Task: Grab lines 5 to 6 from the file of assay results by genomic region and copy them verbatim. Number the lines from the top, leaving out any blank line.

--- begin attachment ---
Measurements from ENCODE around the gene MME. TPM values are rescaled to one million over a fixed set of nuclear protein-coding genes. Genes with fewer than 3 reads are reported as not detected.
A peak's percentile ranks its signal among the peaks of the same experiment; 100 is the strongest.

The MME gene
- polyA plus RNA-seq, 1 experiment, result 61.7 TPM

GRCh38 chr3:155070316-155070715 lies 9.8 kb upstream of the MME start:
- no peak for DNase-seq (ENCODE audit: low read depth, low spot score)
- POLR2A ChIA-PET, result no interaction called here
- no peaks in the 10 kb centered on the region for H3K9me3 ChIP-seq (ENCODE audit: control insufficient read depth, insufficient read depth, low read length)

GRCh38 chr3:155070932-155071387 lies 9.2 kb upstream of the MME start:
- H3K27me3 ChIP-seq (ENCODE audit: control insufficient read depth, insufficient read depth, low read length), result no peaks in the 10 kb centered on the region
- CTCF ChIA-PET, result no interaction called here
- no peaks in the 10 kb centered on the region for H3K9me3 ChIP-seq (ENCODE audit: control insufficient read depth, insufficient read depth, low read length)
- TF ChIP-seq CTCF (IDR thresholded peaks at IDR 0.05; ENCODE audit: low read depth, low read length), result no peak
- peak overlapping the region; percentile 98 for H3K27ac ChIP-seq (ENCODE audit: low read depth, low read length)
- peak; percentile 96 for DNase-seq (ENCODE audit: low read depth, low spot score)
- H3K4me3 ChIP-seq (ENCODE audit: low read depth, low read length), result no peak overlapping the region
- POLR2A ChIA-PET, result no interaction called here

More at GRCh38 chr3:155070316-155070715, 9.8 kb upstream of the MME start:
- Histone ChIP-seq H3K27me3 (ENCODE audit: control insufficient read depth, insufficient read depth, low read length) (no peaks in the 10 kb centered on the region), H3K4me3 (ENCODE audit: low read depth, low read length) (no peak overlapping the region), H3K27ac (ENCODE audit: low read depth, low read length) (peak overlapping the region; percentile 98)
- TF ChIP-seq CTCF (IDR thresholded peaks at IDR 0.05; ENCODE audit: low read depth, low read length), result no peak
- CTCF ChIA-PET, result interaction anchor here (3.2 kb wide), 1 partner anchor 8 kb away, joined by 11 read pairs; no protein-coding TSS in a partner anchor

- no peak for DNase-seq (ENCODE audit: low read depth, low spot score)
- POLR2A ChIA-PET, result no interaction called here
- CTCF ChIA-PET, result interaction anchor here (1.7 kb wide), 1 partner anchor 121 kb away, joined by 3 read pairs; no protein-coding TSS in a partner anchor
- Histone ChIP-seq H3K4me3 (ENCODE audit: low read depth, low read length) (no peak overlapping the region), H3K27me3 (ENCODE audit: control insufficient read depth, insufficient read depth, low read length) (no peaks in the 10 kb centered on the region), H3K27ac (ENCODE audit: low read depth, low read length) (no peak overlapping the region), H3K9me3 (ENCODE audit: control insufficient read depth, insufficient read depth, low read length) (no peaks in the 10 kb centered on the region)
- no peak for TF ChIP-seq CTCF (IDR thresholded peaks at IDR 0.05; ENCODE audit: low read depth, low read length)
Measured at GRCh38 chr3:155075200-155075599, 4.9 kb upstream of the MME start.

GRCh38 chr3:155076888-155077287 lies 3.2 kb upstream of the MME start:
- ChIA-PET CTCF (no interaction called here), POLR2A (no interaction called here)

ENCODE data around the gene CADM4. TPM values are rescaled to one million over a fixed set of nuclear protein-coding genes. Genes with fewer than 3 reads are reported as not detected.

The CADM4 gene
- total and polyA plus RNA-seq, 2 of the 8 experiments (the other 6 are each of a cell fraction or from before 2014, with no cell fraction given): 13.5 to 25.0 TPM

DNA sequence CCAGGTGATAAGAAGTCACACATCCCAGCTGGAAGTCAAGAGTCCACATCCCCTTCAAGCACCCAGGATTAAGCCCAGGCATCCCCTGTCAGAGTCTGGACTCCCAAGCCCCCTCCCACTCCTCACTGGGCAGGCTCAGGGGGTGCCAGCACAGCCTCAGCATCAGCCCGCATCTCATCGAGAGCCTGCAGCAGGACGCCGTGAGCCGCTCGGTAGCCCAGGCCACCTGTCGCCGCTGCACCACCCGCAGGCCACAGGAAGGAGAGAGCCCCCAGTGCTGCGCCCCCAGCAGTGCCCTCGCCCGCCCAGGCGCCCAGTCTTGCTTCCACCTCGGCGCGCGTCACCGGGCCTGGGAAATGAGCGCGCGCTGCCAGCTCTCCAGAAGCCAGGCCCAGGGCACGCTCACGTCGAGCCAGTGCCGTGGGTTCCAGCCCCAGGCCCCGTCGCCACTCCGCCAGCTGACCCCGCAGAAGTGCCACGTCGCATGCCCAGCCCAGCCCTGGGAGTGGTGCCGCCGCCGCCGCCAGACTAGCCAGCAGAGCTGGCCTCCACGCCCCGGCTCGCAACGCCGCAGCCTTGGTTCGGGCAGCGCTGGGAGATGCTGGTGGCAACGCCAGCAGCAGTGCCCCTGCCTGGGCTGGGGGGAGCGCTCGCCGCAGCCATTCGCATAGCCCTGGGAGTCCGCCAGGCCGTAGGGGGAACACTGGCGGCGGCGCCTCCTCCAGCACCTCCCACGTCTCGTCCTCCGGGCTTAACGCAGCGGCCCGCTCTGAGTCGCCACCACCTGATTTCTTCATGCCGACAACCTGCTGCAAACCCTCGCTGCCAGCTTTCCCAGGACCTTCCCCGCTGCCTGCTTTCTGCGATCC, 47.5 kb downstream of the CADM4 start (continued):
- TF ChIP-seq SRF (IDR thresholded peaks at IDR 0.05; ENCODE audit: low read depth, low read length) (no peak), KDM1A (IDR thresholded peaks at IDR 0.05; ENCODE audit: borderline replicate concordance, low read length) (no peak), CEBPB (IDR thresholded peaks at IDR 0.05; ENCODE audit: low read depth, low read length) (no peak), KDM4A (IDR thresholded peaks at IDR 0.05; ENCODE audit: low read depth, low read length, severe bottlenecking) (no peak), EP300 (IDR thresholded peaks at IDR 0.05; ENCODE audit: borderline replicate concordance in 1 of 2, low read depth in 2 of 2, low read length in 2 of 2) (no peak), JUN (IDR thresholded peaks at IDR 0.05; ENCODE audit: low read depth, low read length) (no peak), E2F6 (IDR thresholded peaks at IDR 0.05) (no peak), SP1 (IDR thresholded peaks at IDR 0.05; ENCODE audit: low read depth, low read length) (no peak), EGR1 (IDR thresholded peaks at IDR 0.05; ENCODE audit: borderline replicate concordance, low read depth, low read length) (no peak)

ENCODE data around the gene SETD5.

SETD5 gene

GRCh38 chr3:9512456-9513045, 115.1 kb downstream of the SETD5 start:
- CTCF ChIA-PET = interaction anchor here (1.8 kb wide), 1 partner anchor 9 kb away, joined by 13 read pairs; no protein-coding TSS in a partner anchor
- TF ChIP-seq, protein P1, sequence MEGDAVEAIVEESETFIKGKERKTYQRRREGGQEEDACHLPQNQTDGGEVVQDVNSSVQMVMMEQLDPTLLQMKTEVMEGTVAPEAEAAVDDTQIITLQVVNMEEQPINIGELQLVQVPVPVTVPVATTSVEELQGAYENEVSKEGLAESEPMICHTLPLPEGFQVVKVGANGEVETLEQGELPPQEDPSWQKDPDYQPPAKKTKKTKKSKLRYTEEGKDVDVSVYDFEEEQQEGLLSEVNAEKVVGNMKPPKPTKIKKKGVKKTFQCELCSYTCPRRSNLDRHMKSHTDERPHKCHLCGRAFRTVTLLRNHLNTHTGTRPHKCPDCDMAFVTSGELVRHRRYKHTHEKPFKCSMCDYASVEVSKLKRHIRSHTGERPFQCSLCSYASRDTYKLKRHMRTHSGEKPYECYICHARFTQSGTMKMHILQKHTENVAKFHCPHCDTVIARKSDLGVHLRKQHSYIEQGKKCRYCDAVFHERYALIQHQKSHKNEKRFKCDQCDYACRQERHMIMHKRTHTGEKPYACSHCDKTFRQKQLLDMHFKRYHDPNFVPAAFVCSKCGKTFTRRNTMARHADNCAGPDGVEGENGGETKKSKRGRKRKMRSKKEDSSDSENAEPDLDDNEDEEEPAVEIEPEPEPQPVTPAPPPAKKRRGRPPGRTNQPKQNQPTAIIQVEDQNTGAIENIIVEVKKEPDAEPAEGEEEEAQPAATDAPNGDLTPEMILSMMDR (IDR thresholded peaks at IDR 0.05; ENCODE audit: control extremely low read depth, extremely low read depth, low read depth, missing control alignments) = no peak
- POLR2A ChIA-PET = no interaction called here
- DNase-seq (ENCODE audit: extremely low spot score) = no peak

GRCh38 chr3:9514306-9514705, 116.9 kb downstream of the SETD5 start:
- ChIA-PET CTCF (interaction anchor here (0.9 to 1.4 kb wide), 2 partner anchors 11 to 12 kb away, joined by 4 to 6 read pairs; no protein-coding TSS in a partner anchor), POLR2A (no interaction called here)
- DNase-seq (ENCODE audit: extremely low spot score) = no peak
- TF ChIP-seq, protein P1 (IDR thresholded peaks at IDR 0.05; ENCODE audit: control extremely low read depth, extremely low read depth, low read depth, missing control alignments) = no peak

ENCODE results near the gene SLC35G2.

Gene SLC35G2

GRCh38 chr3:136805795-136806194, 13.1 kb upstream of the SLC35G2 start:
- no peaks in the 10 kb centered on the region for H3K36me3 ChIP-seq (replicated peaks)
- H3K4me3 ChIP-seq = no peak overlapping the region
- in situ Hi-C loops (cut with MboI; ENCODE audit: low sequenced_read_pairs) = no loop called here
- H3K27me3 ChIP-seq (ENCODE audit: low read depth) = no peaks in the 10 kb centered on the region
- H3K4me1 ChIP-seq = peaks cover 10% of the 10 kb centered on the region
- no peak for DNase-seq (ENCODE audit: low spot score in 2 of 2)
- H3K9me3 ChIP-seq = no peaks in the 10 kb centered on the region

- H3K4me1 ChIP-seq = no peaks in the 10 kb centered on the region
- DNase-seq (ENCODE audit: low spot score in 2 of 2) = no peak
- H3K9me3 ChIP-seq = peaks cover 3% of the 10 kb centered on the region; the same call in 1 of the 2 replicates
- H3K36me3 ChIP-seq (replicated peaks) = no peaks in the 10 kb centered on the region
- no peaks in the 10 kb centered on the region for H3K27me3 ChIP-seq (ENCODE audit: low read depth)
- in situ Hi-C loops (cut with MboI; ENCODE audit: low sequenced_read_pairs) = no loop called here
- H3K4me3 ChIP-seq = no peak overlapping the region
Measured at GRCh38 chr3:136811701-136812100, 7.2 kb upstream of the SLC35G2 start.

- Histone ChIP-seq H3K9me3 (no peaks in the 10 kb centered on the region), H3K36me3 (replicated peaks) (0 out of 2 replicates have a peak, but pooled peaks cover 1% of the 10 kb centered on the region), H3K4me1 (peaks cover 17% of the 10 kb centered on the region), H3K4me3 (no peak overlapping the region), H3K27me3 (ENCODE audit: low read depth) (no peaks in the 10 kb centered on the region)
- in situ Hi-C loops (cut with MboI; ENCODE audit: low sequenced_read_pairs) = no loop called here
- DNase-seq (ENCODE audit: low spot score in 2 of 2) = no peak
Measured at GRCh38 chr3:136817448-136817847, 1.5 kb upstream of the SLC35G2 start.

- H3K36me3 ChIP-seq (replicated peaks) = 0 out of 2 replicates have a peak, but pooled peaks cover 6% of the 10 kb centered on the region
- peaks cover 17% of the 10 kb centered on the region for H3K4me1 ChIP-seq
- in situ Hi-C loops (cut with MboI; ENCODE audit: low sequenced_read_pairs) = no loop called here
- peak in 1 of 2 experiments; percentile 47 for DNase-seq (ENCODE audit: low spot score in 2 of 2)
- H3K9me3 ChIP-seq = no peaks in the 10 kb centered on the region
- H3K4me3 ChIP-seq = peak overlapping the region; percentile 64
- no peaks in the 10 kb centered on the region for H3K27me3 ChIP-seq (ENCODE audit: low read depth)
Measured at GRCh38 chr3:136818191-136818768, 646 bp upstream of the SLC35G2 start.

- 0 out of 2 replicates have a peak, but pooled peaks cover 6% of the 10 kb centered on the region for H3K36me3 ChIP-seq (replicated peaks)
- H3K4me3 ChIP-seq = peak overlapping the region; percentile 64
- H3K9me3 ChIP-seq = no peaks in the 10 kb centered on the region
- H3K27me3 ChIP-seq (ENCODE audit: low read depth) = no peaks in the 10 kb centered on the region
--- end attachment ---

GRCh38 chr3:155070316-155070715 lies 9.8 kb upstream of the MME start:
- no peak for DNase-seq (ENCODE audit: low read depth, low spot score)